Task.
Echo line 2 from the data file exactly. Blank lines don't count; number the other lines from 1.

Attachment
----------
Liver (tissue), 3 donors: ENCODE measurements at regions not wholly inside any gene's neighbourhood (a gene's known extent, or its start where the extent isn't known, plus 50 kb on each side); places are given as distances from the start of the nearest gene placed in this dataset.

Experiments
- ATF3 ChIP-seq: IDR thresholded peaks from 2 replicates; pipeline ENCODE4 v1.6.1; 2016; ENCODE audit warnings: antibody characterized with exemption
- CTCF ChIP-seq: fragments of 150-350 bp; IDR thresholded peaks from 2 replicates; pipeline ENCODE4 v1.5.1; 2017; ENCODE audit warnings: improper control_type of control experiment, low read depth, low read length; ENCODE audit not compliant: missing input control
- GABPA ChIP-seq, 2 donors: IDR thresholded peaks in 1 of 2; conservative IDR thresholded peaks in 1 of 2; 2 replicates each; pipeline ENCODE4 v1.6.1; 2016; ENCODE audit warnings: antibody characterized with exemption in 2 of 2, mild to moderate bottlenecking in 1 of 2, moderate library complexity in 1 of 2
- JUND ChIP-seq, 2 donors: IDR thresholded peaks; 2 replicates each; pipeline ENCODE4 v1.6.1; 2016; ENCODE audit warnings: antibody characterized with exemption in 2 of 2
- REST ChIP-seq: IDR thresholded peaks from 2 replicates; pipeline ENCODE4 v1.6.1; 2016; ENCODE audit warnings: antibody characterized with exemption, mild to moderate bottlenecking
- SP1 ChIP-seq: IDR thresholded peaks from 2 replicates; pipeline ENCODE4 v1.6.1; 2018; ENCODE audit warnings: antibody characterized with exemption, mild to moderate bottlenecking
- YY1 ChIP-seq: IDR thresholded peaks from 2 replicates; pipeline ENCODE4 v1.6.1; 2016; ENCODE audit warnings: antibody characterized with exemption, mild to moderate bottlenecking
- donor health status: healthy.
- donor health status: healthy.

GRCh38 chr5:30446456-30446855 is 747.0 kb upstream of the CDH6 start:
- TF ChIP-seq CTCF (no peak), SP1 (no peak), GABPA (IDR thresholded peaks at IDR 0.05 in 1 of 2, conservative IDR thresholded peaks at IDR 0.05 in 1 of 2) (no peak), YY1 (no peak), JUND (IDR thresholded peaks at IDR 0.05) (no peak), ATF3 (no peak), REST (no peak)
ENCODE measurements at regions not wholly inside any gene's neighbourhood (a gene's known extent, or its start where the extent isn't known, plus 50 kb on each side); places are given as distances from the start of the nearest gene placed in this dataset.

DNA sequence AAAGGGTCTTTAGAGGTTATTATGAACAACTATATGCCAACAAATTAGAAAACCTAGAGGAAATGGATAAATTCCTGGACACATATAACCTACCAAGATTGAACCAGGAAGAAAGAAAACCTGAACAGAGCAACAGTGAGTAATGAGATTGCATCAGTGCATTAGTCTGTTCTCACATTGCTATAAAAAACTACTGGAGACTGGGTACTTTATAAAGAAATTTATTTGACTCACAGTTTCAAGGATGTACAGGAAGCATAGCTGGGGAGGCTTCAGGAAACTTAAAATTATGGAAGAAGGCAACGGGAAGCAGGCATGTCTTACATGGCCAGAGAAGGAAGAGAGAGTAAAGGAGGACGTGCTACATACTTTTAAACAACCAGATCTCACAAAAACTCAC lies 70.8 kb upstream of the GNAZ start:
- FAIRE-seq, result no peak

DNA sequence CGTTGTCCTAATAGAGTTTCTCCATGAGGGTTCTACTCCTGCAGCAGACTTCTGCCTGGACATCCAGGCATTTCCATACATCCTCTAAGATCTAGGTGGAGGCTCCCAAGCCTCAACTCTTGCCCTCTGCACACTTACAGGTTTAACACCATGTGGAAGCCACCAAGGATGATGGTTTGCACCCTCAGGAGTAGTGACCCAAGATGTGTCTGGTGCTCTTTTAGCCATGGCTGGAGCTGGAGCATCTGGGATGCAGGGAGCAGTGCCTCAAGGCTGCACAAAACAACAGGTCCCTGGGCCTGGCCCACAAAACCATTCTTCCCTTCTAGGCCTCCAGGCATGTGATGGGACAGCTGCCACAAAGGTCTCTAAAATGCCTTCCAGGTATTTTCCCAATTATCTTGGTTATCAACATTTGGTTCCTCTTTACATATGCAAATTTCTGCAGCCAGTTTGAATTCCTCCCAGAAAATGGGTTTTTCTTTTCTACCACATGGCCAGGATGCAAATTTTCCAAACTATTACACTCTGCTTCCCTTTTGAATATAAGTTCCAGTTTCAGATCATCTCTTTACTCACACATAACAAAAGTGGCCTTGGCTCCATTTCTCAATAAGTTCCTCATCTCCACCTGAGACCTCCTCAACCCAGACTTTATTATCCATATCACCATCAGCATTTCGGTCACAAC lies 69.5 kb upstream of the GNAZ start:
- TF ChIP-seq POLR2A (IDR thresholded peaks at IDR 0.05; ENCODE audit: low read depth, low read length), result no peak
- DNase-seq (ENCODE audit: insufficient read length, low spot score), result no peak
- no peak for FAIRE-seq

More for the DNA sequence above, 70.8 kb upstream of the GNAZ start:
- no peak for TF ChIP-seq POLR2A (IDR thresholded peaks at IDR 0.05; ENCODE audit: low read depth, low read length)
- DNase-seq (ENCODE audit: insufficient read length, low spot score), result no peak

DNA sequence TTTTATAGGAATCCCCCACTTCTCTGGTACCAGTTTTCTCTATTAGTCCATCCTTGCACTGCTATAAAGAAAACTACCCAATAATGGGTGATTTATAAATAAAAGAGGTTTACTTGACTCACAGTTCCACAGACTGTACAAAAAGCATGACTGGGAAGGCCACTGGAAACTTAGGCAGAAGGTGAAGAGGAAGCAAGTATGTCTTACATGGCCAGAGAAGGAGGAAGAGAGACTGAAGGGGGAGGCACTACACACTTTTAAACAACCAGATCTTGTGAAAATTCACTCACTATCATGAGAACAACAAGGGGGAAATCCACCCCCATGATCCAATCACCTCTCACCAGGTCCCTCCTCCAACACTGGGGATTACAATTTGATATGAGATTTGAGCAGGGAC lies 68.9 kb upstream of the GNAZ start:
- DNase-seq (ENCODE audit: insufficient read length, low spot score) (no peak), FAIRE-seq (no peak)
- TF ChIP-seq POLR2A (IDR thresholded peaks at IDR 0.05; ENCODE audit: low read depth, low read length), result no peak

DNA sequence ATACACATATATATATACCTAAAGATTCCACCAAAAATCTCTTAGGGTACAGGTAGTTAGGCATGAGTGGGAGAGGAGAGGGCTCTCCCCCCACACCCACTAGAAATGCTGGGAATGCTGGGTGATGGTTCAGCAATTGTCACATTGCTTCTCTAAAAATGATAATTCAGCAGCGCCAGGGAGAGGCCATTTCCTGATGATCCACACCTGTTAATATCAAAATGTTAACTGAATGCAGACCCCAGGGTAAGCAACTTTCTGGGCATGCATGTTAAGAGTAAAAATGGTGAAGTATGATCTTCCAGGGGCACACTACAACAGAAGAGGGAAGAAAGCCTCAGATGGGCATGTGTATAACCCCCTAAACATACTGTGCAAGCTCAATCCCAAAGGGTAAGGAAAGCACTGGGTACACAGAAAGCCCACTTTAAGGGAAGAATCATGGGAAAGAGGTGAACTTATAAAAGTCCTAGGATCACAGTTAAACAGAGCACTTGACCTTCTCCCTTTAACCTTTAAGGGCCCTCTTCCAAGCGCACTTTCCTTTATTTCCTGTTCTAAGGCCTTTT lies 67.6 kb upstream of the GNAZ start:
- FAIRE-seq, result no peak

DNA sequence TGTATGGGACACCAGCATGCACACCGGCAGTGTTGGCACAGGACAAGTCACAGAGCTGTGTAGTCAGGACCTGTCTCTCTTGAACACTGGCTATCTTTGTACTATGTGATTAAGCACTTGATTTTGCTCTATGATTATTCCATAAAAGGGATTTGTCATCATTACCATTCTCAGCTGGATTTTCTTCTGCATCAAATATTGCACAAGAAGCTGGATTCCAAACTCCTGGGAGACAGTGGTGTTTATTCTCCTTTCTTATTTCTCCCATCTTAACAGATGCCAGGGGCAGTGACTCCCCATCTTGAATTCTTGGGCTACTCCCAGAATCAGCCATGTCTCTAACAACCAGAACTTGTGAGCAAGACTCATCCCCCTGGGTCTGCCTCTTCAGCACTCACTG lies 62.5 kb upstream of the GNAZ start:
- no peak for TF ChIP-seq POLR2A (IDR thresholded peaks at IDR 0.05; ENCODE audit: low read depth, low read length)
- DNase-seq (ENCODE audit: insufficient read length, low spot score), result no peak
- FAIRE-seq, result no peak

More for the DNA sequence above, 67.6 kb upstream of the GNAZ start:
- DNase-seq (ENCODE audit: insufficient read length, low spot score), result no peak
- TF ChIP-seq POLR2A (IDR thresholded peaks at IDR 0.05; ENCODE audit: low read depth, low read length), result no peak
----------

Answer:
Experiments